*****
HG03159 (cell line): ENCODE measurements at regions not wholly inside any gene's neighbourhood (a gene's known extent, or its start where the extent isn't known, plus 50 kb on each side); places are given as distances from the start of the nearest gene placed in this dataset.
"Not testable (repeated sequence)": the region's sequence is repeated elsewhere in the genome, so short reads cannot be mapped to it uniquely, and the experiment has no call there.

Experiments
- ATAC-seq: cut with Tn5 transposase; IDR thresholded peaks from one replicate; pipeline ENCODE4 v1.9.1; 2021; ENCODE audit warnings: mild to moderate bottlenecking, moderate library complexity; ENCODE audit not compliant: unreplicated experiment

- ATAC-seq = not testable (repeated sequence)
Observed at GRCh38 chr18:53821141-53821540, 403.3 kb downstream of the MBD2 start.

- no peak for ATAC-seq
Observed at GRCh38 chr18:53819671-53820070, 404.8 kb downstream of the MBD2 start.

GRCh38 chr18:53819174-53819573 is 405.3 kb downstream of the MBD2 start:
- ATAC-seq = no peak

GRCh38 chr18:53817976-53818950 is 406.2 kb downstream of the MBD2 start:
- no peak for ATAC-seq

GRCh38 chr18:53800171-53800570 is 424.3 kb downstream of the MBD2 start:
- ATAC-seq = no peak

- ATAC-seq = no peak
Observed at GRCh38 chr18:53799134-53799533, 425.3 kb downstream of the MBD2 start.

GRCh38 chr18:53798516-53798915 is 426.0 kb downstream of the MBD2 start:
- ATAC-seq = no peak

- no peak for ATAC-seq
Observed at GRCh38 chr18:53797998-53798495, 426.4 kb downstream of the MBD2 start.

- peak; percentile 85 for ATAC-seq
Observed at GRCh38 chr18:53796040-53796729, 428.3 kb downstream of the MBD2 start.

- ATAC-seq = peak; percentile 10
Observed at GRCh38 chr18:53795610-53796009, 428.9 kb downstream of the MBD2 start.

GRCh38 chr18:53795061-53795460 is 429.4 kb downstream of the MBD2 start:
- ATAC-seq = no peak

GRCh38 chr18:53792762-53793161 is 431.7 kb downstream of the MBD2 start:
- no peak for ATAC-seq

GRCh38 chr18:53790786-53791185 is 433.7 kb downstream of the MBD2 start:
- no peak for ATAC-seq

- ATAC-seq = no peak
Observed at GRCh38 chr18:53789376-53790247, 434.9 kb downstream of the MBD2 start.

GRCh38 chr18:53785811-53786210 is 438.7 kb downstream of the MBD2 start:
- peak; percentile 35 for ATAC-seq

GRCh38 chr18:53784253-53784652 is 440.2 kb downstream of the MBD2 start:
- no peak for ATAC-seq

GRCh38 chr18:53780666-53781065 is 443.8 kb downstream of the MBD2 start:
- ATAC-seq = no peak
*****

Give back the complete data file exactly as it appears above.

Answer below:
HG03159 (cell line): ENCODE measurements at regions not wholly inside any gene's neighbourhood (a gene's known extent, or its start where the extent isn't known, plus 50 kb on each side); places are given as distances from the start of the nearest gene placed in this dataset.
"Not testable (repeated sequence)": the region's sequence is repeated elsewhere in the genome, so short reads cannot be mapped to it uniquely, and the experiment has no call there.

Experiments
- ATAC-seq: cut with Tn5 transposase; IDR thresholded peaks from one replicate; pipeline ENCODE4 v1.9.1; 2021; ENCODE audit warnings: mild to moderate bottlenecking, moderate library complexity; ENCODE audit not compliant: unreplicated experiment

- ATAC-seq = not testable (repeated sequence)
Observed at GRCh38 chr18:53821141-53821540, 403.3 kb downstream of the MBD2 start.

- no peak for ATAC-seq
Observed at GRCh38 chr18:53819671-53820070, 404.8 kb downstream of the MBD2 start.

GRCh38 chr18:53819174-53819573 is 405.3 kb downstream of the MBD2 start:
- ATAC-seq = no peak

GRCh38 chr18:53817976-53818950 is 406.2 kb downstream of the MBD2 start:
- no peak for ATAC-seq

GRCh38 chr18:53800171-53800570 is 424.3 kb downstream of the MBD2 start:
- ATAC-seq = no peak

- ATAC-seq = no peak
Observed at GRCh38 chr18:53799134-53799533, 425.3 kb downstream of the MBD2 start.

GRCh38 chr18:53798516-53798915 is 426.0 kb downstream of the MBD2 start:
- ATAC-seq = no peak

- no peak for ATAC-seq
Observed at GRCh38 chr18:53797998-53798495, 426.4 kb downstream of the MBD2 start.

- peak; percentile 85 for ATAC-seq
Observed at GRCh38 chr18:53796040-53796729, 428.3 kb downstream of the MBD2 start.

- ATAC-seq = peak; percentile 10
Observed at GRCh38 chr18:53795610-53796009, 428.9 kb downstream of the MBD2 start.

GRCh38 chr18:53795061-53795460 is 429.4 kb downstream of the MBD2 start:
- ATAC-seq = no peak

GRCh38 chr18:53792762-53793161 is 431.7 kb downstream of the MBD2 start:
- no peak for ATAC-seq

GRCh38 chr18:53790786-53791185 is 433.7 kb downstream of the MBD2 start:
- no peak for ATAC-seq

- ATAC-seq = no peak
Observed at GRCh38 chr18:53789376-53790247, 434.9 kb downstream of the MBD2 start.

GRCh38 chr18:53785811-53786210 is 438.7 kb downstream of the MBD2 start:
- peak; percentile 35 for ATAC-seq

GRCh38 chr18:53784253-53784652 is 440.2 kb downstream of the MBD2 start:
- no peak for ATAC-seq

GRCh38 chr18:53780666-53781065 is 443.8 kb downstream of the MBD2 start:
- ATAC-seq = no peak